For smaller lathes, you can't really go wrong with CC_T insert holders, as the insert choice and cutting angles are a good compromise. The insert size is upto you, however if you're getting a boring bar, it's worth going for the smaller inserts, as it reduces the number of insert sizes/types you need to have.
A SCLCR holder is what you'll most likely be looking for, as it's the most versatile in terms of turning/facing.

I've personally never bothered with triangular inserts other than for threading, as they're not as versatile, and in 12mm shank sizes you're limited to size 11 inserts, which aren't as common.

Have a look at http://www.shop-apt.co.uk/lathe-turning-tools-apt.html as it shows the directions that the tools/inserts are designed to be used. You can use them in other directions, but it's not recommended.
(and if you're looking for insert parting tools, look at the grooving section, as APT's grooving/multi direction WDN insert tools are pretty good)

T0rnado69
27-10-2014, 02:07 AM
Hi
Chronos have a pretty good selection.

yer ive used chronos before, and i see they do a Economy Set of 5
like ebay do for 28
but what i didnt want to do is jump at something and reget buying it.
ild prefer to buy two for the same price that are much better quality, if you see what i mean.


JB Cutting Tools sell some decent looking lathe tools and tips in various sizes.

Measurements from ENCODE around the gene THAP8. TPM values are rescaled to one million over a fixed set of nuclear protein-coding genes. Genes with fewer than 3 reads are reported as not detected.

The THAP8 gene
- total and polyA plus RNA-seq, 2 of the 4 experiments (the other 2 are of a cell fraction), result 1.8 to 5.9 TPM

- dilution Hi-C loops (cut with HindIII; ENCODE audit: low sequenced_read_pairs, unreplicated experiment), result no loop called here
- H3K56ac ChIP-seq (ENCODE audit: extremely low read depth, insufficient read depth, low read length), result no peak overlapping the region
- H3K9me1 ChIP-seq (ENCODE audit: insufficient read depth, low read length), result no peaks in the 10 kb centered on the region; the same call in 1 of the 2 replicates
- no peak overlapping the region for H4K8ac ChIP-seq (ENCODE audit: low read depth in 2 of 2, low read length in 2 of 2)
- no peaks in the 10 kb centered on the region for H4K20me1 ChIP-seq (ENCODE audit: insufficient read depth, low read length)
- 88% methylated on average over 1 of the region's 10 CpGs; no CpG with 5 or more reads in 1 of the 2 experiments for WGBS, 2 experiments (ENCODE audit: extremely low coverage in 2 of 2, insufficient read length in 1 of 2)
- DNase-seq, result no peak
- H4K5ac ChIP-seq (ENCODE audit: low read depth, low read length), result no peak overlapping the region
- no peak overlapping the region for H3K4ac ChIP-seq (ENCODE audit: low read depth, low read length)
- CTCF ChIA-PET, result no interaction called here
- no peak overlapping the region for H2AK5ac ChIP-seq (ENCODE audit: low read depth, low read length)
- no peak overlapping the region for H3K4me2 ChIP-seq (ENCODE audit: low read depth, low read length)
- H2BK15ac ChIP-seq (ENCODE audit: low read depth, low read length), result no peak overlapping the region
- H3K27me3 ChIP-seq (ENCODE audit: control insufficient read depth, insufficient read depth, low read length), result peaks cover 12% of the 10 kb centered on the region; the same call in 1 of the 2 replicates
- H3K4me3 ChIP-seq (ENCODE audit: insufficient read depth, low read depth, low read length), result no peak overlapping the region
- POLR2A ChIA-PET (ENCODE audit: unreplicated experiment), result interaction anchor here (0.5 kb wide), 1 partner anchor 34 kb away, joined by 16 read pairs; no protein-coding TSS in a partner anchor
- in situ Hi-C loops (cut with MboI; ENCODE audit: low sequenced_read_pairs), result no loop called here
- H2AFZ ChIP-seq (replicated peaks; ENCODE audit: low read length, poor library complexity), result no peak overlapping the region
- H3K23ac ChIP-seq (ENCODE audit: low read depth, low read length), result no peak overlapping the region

cheers i will do a search on them.

Or get a bench grinder and learn to sharpen them yourself ;)
ive got three and one with green stone, but without a rest table and slide for angles its not so easy to keep the correct angle for sharpening them.


Green stones on a bench grinder don't produce the edge ideal finish on a carbide cutter
i did try and sharpen one, but it didnt seem to work, like how a professonal sharpening place do them.
why i want to go over to index tool and changable bits.

I bought my first set of lathe tools a couple of weeks ago. Got a single 12mm indexable tool for 18 on eBay. And a set of 7 with parting tool for 40 on Aliexpress, arrived in 6days even though it estmated 4weeks delivery.
Then found some bargain kennametal tips o ebay. Got a standard grade and a stainless steel grade, both at 7.99 for box of 5 delivered.
nice, i already have a parting tool that came in a kit with knurling tools.
and a fair few TCT cutters
boring bar, Radius cutter, internal and external thread
and a few left and right ones.


For smaller lathes, you can't really go wrong with CC_T insert holders, as the insert choice and cutting angles are a good compromise.